10 Tips on Starting a Business and Saving Thousands
According to Babson College, the average cost to start a business today is around $65,000, but Elizabeth Edwards, venture capital investor and CEO of Metro Innovation, says you can get going for a tiny fraction of that amount. Edwards, who is also the author of Startup: The Complete Handbook for Launching a Company for Less, offers these 10 steps to starting a business for less than $2,000.
1. Branding: Spend the time, but not the money and do it yourself. A brand that people like and remember is an essential ingredient for a successful startup, but hiring a branding firm can be a big investment - one that you may not be able to afford up front. A quality branding firm might charge $20,000 to create a brand from scratch. Here's the $20 do-it-yourself substitute: grab five creative friends, a case of beer, and a whiteboard. Block out a few hours and brainstorm brand values and name ideas - then get impartial feedback.
2. Logo Design: Crowdsourcing sites like crowdSPRING.com give you high-quality professional design and more choices for less. CrowdSPRING has a community of hundreds of thousands of designers who compete with their design concepts. The site allows you to create a design contest for all kinds of print and web design projects including logo designs, websites, business cards, brochures, and more. Simply post your design project (for example, a logo), requirements, preferences, and prize amount (say, $500). Within a few hours, creatives from all over the world will start posting designs. The site allows you to interact and give designers feedback, ensuring that you get exactly what you're looking for.
3. Website: Do-it-yourself web design tools like Squarespace are perfect for entrepreneurs looking to build a sophisticated presence on the web without the expense of a web developer. Squarespace is a blog-like web design tool that is easy to set up, customize, and manage. Plans start at $20 per month and include hosting, analytics, and search engine optimization. If you're tech-savvy enough to manage your own Facebook page, this won't be a challenge.
4. Publicity: Opening a store? Launching a website? Well, if you want anyone to know about it, you're going to have to get the word out over the newswires. Check out BusinessWire, PRNewswire and PRWeb. Good publicity is priceless, but it's not always free. For local press releases, go straight to the source and build relationships with local reporters and media outlets - and let them know what you're up to. Need national coverage? Getting the word out nationally is going to take a lot more legwork - and it's going to cost you. A publicist can really come in handy here, but if you can't afford to hire someone to write and post your press releases for you, try writing them yourself.
5. Email: Don't hire an IT guy to set up your business email. With Google Apps, you don't need software and you don't need email servers. Once you've purchased your domain name, creating business email accounts for you and your team online is quick and easy. Set up takes just a few minutes. Like Gmail, your email is always safe and automatically backed up on Google's servers and accessible from anywhere. Mobile apps for iPhone, BlackBerry, and Android are free and easy to set up.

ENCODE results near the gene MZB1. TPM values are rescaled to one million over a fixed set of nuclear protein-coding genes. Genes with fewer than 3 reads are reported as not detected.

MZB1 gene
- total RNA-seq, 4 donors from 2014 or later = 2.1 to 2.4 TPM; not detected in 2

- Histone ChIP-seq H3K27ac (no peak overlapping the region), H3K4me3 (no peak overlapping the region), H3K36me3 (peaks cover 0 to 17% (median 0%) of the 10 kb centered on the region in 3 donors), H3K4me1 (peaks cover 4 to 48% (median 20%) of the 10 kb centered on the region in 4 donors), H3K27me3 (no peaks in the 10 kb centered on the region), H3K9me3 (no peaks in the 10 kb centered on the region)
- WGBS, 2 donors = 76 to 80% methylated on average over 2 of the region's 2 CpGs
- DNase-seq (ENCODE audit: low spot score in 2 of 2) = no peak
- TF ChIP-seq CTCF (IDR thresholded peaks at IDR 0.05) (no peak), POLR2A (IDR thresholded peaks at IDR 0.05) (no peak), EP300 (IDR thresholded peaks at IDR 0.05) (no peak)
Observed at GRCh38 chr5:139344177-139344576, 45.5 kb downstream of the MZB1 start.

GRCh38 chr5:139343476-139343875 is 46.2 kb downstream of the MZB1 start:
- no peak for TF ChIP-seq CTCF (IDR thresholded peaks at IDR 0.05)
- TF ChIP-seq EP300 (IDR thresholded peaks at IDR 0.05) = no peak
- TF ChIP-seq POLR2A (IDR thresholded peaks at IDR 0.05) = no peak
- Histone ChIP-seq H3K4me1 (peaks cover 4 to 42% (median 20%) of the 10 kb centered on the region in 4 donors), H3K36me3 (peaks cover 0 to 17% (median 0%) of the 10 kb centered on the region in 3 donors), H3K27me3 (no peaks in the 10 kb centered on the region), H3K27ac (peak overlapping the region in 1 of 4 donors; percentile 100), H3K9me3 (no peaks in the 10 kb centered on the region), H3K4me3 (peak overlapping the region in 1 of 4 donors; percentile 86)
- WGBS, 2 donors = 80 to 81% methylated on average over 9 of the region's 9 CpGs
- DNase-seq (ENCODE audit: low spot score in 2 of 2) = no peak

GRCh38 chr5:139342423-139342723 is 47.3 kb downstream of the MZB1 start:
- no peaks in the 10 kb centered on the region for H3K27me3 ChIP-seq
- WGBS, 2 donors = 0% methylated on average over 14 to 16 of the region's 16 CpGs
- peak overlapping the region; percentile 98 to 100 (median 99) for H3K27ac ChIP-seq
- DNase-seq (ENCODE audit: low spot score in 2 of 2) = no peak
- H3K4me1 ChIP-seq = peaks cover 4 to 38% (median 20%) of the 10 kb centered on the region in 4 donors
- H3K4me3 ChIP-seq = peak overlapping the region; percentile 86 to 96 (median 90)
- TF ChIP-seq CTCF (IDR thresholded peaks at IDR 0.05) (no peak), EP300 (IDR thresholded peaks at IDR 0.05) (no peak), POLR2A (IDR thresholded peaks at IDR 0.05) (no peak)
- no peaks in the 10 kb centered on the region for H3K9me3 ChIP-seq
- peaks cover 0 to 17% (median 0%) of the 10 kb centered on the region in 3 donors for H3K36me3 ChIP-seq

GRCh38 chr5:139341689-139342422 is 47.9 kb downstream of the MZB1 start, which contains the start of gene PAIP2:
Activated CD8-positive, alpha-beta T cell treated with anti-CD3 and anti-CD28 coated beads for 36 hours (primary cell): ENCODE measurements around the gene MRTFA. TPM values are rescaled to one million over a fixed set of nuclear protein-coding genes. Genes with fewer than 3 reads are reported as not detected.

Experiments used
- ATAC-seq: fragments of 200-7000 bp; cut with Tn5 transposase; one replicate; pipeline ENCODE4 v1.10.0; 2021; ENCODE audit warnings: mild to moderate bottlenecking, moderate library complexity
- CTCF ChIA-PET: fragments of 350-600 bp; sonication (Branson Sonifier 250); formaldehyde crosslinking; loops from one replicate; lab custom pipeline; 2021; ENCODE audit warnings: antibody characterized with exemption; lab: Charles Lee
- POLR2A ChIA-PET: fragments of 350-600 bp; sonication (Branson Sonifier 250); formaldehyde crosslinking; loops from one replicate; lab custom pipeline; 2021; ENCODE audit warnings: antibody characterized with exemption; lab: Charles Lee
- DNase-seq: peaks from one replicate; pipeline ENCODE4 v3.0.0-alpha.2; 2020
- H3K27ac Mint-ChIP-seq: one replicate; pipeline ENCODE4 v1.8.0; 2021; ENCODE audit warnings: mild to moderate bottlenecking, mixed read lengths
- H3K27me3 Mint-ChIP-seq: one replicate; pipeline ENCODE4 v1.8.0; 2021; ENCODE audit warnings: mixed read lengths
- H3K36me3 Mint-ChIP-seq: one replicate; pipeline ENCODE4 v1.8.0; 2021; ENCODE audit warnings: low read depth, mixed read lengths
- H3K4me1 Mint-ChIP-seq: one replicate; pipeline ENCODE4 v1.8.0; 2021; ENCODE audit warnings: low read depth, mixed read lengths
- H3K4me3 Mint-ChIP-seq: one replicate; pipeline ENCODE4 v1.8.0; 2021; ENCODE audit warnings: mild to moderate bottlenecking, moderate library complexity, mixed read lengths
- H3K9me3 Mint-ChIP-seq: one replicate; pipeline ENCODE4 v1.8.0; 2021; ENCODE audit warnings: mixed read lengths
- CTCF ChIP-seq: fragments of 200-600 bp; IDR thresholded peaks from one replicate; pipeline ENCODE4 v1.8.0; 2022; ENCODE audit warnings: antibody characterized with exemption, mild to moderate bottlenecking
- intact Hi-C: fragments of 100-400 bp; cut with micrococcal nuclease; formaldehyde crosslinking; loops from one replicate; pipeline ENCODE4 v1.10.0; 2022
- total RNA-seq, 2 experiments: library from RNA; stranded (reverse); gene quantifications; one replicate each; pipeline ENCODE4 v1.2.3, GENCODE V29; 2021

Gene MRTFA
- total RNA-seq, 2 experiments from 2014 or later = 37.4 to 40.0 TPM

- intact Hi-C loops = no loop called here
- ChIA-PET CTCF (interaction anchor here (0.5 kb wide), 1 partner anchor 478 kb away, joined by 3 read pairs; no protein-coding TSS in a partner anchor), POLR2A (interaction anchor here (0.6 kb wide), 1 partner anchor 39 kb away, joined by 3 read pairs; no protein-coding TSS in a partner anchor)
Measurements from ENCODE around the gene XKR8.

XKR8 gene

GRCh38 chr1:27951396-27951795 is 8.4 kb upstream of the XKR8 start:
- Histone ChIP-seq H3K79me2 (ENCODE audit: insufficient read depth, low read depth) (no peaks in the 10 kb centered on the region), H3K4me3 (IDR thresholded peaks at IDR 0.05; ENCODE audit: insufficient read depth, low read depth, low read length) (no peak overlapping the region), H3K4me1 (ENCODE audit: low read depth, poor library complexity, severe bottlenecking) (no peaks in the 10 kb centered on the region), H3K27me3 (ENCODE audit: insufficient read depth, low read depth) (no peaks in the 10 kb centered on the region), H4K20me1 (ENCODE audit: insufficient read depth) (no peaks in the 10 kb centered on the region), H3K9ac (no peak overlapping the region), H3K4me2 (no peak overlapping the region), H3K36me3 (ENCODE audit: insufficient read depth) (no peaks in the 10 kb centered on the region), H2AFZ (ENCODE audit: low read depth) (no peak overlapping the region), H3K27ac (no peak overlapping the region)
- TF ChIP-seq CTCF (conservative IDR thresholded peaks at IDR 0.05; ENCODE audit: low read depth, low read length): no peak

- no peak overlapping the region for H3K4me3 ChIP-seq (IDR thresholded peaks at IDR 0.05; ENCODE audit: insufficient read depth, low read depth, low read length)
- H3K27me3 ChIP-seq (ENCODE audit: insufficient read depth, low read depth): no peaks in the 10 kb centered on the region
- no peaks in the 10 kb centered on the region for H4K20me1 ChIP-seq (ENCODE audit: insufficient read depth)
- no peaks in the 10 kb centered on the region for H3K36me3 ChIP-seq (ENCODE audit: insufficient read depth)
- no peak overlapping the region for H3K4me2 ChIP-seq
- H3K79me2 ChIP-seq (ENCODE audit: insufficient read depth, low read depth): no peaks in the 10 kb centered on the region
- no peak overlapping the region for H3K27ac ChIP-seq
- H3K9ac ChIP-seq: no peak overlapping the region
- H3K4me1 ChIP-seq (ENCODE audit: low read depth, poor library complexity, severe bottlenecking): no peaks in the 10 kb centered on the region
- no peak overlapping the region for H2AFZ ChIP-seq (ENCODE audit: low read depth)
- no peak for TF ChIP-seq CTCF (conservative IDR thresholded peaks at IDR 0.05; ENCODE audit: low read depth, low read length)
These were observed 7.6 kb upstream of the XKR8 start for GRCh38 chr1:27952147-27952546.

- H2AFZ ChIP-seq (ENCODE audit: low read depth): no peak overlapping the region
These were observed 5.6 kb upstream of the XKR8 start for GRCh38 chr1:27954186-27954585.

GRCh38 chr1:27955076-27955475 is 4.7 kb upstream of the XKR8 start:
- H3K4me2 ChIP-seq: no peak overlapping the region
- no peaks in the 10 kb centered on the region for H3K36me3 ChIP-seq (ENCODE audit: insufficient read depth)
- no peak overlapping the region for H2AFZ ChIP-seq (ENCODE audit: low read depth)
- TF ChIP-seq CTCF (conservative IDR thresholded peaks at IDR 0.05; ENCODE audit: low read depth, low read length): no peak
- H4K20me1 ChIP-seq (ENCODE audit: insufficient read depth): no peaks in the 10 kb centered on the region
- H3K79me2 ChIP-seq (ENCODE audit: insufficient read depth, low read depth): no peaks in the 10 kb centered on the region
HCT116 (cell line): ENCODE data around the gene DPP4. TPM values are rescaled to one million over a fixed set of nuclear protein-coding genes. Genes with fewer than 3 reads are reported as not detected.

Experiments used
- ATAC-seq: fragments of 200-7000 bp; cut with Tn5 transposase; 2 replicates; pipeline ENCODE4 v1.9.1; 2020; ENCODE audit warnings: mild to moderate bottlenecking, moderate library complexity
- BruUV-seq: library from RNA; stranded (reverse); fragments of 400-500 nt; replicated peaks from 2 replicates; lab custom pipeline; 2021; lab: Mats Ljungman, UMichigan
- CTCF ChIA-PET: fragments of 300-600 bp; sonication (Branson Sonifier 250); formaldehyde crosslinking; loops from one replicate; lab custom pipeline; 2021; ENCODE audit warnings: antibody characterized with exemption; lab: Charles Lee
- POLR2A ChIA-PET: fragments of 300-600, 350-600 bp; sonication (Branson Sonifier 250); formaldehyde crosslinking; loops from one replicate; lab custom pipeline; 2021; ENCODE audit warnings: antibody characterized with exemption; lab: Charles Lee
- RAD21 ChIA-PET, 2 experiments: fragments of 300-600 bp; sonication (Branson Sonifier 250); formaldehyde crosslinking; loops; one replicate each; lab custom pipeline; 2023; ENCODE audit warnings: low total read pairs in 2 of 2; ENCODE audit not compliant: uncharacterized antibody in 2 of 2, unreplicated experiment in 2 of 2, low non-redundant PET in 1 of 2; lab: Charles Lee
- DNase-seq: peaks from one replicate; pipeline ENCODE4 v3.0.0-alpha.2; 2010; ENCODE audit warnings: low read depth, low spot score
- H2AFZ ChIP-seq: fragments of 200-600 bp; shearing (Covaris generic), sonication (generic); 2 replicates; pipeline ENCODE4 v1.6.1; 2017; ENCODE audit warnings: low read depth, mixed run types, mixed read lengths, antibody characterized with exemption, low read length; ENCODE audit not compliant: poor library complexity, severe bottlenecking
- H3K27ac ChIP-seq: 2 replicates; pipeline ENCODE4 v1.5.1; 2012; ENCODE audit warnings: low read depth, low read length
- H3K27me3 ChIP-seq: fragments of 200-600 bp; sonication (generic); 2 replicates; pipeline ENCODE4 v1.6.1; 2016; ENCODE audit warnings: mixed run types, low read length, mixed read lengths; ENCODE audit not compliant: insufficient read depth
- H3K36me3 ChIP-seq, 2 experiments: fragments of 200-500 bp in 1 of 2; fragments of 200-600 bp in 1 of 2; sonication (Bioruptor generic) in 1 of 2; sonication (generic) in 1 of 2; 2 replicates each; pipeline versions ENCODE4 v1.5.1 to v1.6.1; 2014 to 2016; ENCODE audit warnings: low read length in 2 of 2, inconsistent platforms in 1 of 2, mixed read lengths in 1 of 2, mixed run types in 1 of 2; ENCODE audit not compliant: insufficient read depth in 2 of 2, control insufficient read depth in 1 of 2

6. Phone Number and Voicemail: Who needs a landline? If your business is on the go anyway, you don't have to spring for a business line right away. Instead, use Google's nifty Voice feature and create a new phone number that forwards to your cell phone. Voicemails are automatically transcribed and emailed to you.
7. Accounting: Accounting can be an intimidating task, but one that you can tackle on your own. Keeping track of invoices, payables, employee time cards, and your income statement has never been easier - or more affordable. The gold standard for accounting for small businesses is QuickBooks - and the new QuickBooks Online version is perfect for startups. QuickBooks Online starts at $12 per month and there's no software to install. Because QuickBooks Online is cloud-hosted, all your data is secure and always backed up - and accessible from any Internet connection or mobile device.
8. Tax: While certainty is not a word in the vocabulary of most startups, you can certainly count on taxes. TurboTax Online makes it easy to file your federal and state taxes by guiding you through your tax return with simple yes or no questions. The best part? You're going to save hundreds on tax preparation.
9. Legal: Don't pay a lawyer thousands to file boilerplate documents. Do it yourself using the online templates at MyCorporation.com. MyCorporation guides you through a simple questionnaire to help you decide what type of entity to create (LLC, C Corp, etc.) and then creates custom documents and files the necessary forms with federal and state agencies for you.
10. Intellectual Property: Need to trademark your brand name or logo? Save a lot of time and a lot of money by doing your own preliminary patent and trademark searches with the US Patent and Trademark Office's online portal at Filing trademarks using their online system is not entirely intuitive, so download the step-by-step instructions and budget plenty of time to file online. The Copyright office is a separate site through the Library of Congress, Copyright.gov. Both sites accept major credit cards for filing fees, which range from $35 to over $1,000, depending on the type of filing.